By JLP | November 3, 2009
Yesterday I used the RATE function in Excel for a post. A reader asked me if I could explain the RATE function. This post will attempt to do that.
First off, you use the RATE function when you want to calculate what rate of return would be required to meet a certain goal, based on a few assumptions. Let’s use the information from yesterday’s post:
Retirement Goal: $1,000,000
Years until retirement: 20 (240 months)
Current retirement account balance: $100,000
Monthly contribution amount: $500
You can set it up like this in Excel:
Then, to solve for the rate, you simply put your click on cell E1 and then choose Insert > Function from the menu. You should then see this:
If you don’t see the RATE function listed in the center menu, then you might need to select “All” from the drop down menu above and then scroll down in the main menu until you see RATE.
Once you click on RATE and then “Okay”, you’ll see a menu that looks like this:
Then, you simply fill in the information, referencing the appropriate cells like this:
Here’s a quick explanation of each input:
Nper – the number of periods involved in this example. It’s 20 years but we’re making monthly contributions, so it’s more accurate to use 240 months. So we reference cell C1 and multiply it by 12.
Pmt – the monthly contribution amount expressed as a negative number. Think of it like a cash flow amount. The $500 is flowing out each month. So, we reference cell D1 and multiply it by -1 to get a negative number.
Pv – the present value of the retirement accountagain expressed as a negative number. We reference cell A1 and multiply it by -1.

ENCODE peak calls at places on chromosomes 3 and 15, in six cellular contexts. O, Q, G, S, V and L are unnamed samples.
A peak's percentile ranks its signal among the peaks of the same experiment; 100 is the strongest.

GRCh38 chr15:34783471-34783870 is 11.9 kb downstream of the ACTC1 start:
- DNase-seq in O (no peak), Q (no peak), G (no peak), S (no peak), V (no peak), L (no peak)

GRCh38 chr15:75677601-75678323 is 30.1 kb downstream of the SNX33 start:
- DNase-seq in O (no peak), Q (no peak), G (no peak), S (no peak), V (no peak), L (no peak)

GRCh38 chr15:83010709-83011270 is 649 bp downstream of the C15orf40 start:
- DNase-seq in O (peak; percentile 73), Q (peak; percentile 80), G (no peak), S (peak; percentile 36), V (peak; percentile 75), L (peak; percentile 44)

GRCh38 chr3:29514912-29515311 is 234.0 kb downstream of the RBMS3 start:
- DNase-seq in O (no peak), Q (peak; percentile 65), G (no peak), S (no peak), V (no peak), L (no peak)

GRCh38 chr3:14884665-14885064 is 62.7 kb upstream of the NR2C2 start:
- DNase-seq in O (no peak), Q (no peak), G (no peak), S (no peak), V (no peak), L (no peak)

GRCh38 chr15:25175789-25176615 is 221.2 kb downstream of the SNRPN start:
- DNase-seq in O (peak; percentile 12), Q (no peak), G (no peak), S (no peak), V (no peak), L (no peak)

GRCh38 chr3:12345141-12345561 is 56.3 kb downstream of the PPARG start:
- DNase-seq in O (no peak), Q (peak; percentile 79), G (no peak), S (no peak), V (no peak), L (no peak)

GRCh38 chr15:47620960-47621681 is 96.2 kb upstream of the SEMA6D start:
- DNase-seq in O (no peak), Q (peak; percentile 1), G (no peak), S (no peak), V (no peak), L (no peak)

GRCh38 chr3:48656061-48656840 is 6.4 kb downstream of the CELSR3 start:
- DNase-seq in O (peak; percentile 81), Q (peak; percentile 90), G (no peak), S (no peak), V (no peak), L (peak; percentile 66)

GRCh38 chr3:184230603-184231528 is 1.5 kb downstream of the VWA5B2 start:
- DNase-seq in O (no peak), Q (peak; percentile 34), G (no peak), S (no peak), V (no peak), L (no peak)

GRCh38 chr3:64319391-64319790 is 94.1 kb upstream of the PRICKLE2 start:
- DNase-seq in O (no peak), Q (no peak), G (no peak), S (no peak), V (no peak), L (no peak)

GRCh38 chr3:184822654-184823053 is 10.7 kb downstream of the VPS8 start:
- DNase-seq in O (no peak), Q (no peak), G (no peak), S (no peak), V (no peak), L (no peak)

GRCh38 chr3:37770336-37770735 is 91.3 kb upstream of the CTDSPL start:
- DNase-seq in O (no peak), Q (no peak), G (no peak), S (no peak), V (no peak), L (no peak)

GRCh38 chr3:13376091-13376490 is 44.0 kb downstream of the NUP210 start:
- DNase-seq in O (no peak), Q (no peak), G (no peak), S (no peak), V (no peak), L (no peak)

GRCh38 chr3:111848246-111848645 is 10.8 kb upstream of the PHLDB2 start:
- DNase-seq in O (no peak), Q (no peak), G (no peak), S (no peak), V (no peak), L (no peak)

Fv – the future value of the retirement account. This value is expressed as a positive number. We reference cell B1.
Type – input 1 if the payment is made at the beginning of the month or 0 or leave it blank if the payment is made at the end of the month. I chose the beginning of the month and therefore inserted 1.
Guess – (you’ll have to scroll down to see this input as it is located under Type) This function requires a rate guess in order work properly. The default is 10 percent. I left this blank.
After you enter all the necessary information, click “OK.” You should see .78%, although you might see 1%. In that case, simply go into cell format and change the number settings to two decimal places.
Also, the formula will give you a monthly return. To convert it to an annual number, simply convert the percentage to a decimal and raise that number to the 12th power. Like this:
Hopefully, if I have done a good job, you now know how to use Excel’s RATE function. If you have any questions, please feel free to leave a comment.